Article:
Just now and at the Wentworth Community Meeting at the beginning of the Fall semester, I quoted the movie Contact – “Small steps, Ellie, small steps.” We can’t just magically change everything all at once. However, we can continue moving in this direction. We have already taken our first steps. There are EPIC Learning courses that have already been taught and are scheduled to be taught in the future in all of our colleges. At the risk of leaving many of our successes unmentioned, I will note just a few: the Introduction to Engineering course, the new course using the Medfield State Hospital site, collaborations between math and engineering, between engineering technology and computer science, between manufacturing and industrial design, between interior design and architecture, between construction management and architecture and interior design. Just before the holiday break there was a meeting to discuss a General Electric – Wentworth Center of Excellence. The list of steps that have already been taken is very long. This means that hundreds of our students are already involved in some form of EPIC Learning. We may not have as far to go to achieve success in Fall 2015 as we think we do.
This is a good time to point out that the possibility of 0-4-2 courses during that half day is only one possible example of how to implement EPIC Learning. I know that I said that having such courses is one possible solution. However, it is not the only possible solution! I know that I have told several departments and everyone at the Wentworth Community Meeting that 0-4-2 courses are the only solution.
I have been asked if there is a specific process to achieve EPIC Learning. My answer has always been no. There are currently 150 full-time faculty lines in our thirteen departments. One hundred and fifty of you are certainly more intelligent, innovative and faster moving than I can be on my own! I am sure you will invent approaches that I never would, even in my wildest imagination. I know that you will be so innovative, so clever, and so involved with our students that I and everyone else will be amazed.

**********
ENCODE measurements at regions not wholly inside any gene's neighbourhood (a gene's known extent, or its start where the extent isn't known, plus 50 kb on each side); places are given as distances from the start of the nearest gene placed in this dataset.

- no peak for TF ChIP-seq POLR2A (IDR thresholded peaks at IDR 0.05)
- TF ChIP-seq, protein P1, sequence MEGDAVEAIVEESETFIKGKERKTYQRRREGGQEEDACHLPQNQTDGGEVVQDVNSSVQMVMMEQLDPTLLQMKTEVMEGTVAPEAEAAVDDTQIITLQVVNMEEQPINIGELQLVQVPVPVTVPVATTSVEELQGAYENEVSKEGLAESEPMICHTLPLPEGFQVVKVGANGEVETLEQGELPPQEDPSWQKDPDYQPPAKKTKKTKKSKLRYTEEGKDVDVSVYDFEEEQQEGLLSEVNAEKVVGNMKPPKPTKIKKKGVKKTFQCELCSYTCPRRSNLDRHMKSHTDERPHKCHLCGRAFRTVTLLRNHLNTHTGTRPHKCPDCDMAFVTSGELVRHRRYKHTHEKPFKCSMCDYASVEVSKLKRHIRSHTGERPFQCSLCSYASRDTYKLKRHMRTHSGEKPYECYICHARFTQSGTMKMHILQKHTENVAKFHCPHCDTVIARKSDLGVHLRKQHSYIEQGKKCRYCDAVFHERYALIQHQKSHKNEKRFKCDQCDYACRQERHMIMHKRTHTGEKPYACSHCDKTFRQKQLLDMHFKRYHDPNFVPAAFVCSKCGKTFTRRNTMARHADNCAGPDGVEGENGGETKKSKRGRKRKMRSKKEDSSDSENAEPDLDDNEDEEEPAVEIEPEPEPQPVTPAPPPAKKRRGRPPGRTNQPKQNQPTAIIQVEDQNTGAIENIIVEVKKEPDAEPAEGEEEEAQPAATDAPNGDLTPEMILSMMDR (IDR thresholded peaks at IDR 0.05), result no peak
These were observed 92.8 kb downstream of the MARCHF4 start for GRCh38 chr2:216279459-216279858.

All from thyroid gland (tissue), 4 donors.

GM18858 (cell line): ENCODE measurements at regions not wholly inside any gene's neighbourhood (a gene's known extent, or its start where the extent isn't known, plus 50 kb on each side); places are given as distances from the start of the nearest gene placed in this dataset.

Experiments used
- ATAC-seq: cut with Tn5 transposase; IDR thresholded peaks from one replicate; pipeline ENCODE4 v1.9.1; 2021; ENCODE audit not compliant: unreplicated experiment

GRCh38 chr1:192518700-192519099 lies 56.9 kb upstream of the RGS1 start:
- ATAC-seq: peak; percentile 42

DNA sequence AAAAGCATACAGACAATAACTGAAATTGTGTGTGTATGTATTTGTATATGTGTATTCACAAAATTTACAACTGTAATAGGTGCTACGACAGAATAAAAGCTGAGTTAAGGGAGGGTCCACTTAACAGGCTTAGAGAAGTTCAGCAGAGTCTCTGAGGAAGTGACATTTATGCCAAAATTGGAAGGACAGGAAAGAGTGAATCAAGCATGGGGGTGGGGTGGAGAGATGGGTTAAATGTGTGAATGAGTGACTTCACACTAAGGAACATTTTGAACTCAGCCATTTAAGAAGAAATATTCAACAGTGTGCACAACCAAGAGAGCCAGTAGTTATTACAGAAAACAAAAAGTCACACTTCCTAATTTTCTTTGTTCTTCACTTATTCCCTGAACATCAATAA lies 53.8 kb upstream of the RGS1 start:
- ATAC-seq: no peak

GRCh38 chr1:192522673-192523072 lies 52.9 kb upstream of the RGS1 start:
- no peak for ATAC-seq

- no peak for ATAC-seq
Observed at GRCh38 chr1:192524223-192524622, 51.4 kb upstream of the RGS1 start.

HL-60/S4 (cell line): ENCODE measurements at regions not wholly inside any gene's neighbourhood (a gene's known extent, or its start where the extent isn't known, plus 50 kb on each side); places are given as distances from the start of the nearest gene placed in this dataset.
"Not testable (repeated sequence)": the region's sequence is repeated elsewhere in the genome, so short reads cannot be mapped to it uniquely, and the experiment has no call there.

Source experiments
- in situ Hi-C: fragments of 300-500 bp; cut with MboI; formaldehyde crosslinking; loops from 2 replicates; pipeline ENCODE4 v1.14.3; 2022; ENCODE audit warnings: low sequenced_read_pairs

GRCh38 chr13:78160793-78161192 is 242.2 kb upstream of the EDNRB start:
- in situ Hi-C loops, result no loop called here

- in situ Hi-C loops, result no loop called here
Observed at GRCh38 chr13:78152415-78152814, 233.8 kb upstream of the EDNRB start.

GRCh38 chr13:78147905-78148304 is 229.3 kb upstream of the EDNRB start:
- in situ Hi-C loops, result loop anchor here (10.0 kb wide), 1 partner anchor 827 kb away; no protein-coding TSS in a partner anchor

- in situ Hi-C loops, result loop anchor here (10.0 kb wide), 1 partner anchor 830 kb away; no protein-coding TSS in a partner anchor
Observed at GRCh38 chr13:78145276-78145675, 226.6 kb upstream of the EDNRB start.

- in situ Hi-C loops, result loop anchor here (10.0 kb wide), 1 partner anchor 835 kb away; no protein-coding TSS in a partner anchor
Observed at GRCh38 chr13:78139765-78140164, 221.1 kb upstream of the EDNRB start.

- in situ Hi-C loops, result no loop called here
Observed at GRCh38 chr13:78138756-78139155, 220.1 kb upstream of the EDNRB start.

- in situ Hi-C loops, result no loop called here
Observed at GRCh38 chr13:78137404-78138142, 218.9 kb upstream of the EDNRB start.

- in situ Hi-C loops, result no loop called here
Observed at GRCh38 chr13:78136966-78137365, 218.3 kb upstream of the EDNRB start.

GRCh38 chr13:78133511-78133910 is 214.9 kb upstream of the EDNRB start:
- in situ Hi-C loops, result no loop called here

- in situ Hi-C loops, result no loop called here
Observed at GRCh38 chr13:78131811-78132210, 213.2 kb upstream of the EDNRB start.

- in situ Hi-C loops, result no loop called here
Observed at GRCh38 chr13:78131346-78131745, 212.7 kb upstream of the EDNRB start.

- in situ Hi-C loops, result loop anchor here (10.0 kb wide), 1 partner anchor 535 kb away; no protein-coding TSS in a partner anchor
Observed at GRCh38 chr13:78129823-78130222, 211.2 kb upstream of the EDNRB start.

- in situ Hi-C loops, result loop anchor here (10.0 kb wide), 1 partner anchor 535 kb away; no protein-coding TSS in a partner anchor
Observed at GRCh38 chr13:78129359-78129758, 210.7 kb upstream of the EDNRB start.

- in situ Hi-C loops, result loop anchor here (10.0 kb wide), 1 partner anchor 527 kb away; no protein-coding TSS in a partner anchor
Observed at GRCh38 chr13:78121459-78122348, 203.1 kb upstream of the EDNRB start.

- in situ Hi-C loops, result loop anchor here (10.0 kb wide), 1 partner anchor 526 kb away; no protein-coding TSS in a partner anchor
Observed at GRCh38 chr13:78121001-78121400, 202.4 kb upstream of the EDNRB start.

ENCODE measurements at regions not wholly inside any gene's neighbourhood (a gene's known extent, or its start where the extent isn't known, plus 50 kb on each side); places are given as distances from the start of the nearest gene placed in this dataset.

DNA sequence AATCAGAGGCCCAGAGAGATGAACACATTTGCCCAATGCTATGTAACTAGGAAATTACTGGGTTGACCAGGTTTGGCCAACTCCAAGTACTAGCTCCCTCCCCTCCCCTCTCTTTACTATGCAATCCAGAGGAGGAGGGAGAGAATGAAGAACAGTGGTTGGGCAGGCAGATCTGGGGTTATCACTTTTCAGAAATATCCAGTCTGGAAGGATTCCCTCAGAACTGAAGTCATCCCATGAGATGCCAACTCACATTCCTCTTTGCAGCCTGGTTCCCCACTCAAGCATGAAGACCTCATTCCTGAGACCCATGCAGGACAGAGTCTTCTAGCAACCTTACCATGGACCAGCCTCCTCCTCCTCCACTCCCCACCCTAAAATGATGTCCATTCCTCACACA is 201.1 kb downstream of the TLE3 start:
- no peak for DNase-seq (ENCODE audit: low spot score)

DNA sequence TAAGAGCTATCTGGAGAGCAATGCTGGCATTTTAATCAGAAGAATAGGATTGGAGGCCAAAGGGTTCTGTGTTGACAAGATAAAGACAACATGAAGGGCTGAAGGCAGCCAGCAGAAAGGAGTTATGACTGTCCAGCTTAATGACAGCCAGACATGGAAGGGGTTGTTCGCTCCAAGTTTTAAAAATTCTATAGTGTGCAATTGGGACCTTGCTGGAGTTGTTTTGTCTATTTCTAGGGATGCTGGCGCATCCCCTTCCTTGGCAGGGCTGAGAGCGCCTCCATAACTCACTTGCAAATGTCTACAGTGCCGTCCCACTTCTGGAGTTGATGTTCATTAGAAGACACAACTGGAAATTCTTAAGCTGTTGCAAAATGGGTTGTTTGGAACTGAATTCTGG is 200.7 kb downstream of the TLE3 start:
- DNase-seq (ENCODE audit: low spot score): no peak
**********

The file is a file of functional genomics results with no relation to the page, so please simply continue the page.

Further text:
As we move forward, we should use our imagination and innovation to produce superior results for our students. Experimentation is highly encouraged! Not all of these experiments will work. Faculty will not be punished for trying out new approaches. Some will work and some won’t. We learn at least as much from experiments that don’t work as we do from those that do work. I have never taught a class the same way twice. I know that there is always room for improvement. Nothing is perfect. Even astronauts, who are the world’s most highly trained people, make mistakes about 2% of the time.
The provosts, deans and department chairs have been working the entire Fall semester on the scheduling of the half-day in Fall 2015 and achieving our BHAG by 2032. A few words about this work are appropriate here and you should take a look at the implementation schedule below. The Fall 2013 semester was used by the chairs and deans to identify the most important steps needed to allow us to most effectively implement EPIC Learning for all students in the Fall 2015 semester. The Spring 2014 semester will be used by the faculty in the departments to plan changes. Summer and Fall 2014 are available to prepare any curricular changes that might be necessary. Fall 2014 and Spring 2015 are for obtaining the ICC approvals (if needed) so that changes can be submitted to the registrar.
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Seen on a longer timeline, some form of EPIC Learning opportunity will begin for all students in Fall 2015. We can review these initial trials and improve them for the Fall 2016 semester and begin expanding EPIC Learning, if it’s successful, in Fall 2017. We have from Fall 2017 to Fall 2027 for the development of a full EPIC Learning approach. Finally, we have the five years from 2027 to 2032 to achieve our BHAG, national recognition as the university of choice for EPIC Learning.